svbeatrix.com — The website of the Sailing Vessel Beatrix, Kelly-Peterson 44 #276 (1980).
8 July 1998
Brion Toss is the most well-known rigger in the USA. His home
port is in Port Townsend, Washington State. His web site is: www.briontoss.com. After the mast was put back in Brion give us a rigging tune-up and some
advice. Here are my notes:
Standing Rigging Tensioning
Use a tension meter. The LOOS Tension Meter is Brion’s favorite
Backstay (3/8”) tensioned to 15% of
breaking load for local (Puget Sound) sailing. Offshore cruising requires 10 – 20%.
Aft and forward lowers should be
tensioned to 10 – 12 %.
Intermediates should be tensioned
A very slight hook to port or
starboard on the mast in gusts is OK.
Brion’s “patented” turnbuckle
tightening method: bottom – top – bottom – top. Don’t attempt to turn both top and bottom at the same time.
Use more tension in the forward lowers
to pull the mast forward
Tighten the backstay in heavy weather
or choppy seas to flatten the sail. He
recommends a backstay adjuster – the mechanical kind that works with a winch
handle (Harken B500 for 3/8” wire). Great idea, but list price is $1007. Can be installed in place by cutting wire and using a Haynes Hi-Mod or STA-LOK terminal.
Allow no more than an 8” sag to leeward
on the headset while reaching. Allow no
less than 6”. It is possible to
estimate this by laying out a line on the dock about the length of the
forestay. Pull it straight then move
the two ends about 8” over while not moving the middle (weight it down or
something). Sight along the curve,
memorise it, and there’s your curve. (Sounds doubtful to me but I guess experience will tell)
Brion has a tuning video for
Standing Rigging Comments
Use SparTite to replace mast wedges.
The inner foresail can be used to stop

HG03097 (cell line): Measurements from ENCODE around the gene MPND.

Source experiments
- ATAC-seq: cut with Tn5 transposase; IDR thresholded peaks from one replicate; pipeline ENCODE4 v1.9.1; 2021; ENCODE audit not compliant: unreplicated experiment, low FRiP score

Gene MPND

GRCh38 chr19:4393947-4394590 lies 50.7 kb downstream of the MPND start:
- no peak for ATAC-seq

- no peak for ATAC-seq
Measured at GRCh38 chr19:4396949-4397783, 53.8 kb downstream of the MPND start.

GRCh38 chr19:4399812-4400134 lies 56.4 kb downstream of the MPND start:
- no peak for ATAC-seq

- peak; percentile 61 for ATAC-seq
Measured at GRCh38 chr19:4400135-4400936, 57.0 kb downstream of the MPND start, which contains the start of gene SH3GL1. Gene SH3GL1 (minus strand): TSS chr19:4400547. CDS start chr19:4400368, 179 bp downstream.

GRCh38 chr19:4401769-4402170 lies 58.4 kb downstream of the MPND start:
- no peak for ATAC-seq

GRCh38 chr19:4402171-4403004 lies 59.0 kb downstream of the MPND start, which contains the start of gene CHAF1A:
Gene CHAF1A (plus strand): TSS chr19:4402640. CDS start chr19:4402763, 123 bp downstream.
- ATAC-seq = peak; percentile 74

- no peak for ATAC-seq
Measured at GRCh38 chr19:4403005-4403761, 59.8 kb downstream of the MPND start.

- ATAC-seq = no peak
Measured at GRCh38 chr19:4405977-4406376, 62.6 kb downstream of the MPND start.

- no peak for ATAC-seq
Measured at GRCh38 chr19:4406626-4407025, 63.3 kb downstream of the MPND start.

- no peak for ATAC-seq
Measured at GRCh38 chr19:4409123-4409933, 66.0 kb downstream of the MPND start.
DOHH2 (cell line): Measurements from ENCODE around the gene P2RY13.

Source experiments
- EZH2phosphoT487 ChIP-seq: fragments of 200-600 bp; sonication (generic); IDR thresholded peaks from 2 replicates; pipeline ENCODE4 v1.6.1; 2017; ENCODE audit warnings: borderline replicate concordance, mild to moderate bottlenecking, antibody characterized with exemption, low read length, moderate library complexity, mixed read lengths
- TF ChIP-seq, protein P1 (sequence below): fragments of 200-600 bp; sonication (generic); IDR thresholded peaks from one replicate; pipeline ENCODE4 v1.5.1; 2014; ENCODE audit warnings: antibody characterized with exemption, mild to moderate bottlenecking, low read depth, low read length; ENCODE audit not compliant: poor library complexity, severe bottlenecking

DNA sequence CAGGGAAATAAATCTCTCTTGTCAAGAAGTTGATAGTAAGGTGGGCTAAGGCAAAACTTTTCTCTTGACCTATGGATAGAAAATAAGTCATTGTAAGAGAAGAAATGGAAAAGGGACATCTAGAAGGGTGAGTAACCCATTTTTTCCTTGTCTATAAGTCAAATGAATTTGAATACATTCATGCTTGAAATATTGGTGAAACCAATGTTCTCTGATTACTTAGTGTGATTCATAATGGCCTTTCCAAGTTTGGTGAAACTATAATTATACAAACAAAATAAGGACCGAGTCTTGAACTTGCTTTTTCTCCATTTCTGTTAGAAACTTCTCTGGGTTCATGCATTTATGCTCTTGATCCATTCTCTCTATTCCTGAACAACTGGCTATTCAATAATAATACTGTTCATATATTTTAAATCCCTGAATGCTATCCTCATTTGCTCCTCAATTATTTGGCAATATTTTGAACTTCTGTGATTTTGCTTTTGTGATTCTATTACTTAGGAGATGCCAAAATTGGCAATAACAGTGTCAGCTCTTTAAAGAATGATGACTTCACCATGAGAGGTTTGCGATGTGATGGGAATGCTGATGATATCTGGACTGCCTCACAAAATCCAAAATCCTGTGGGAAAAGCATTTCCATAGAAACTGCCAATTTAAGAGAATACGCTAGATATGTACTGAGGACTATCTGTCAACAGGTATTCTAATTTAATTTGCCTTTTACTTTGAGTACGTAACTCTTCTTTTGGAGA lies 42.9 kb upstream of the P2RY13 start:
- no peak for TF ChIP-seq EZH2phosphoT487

Adjust the backstay (and therefore
forestay) tension going to weather.
Install a push-button on the clevis
pin on the inner forestay (we have a pelican hook on the inner forestay so it can
be moved out of the way when not in use.
Upper inner stay – add double-jaw
toggle or eye-jaw toggle with ½” pin to upper inner stay.
Our turning block for the inner
staysail halyard is too close to the mast. Brion suggested using a grommet for the block. A grommet is a loop of line spliced to itself. I ended up using another toggle.
Bump up the upper spreaders so the
angles on either side are equal (I estimated badly). The spreaders should bisect the angle of the outermost stays so
the vector of the compression force is exactly down the axis of the spreader.
Lubricate turnbuckles with LanoCote or TefGel
Dynamic tuning – the rig should not “flop” on different tacks. To a
Dynamic tuning – the rig should not“flop” on different tacks. To adjust
Then tighten it up until it “bumps” and that
is a good spot
Use stainless steel TIG rod in place
of cotter pins on the turnbuckles. A
single piece suffices for both threaded rods. Bend into a “U” shape, insert through the pin holes, bend a right angle
in the end, and then bend over again so the sharp end tucks into the barrel.
I told Brion that I had chosen
discontinuous intermediates because I felt (based on some Australian research
on high-performance multi-spreader rigs) that a discontinuous rig formed rigid
triangles instead of the non-rigid parallelogram when the intermediate is run
to the deck. He hadn’t thought of that
angle and said he would ponder it. The
discontinuous rig is of course harder to adjust since you have to go up the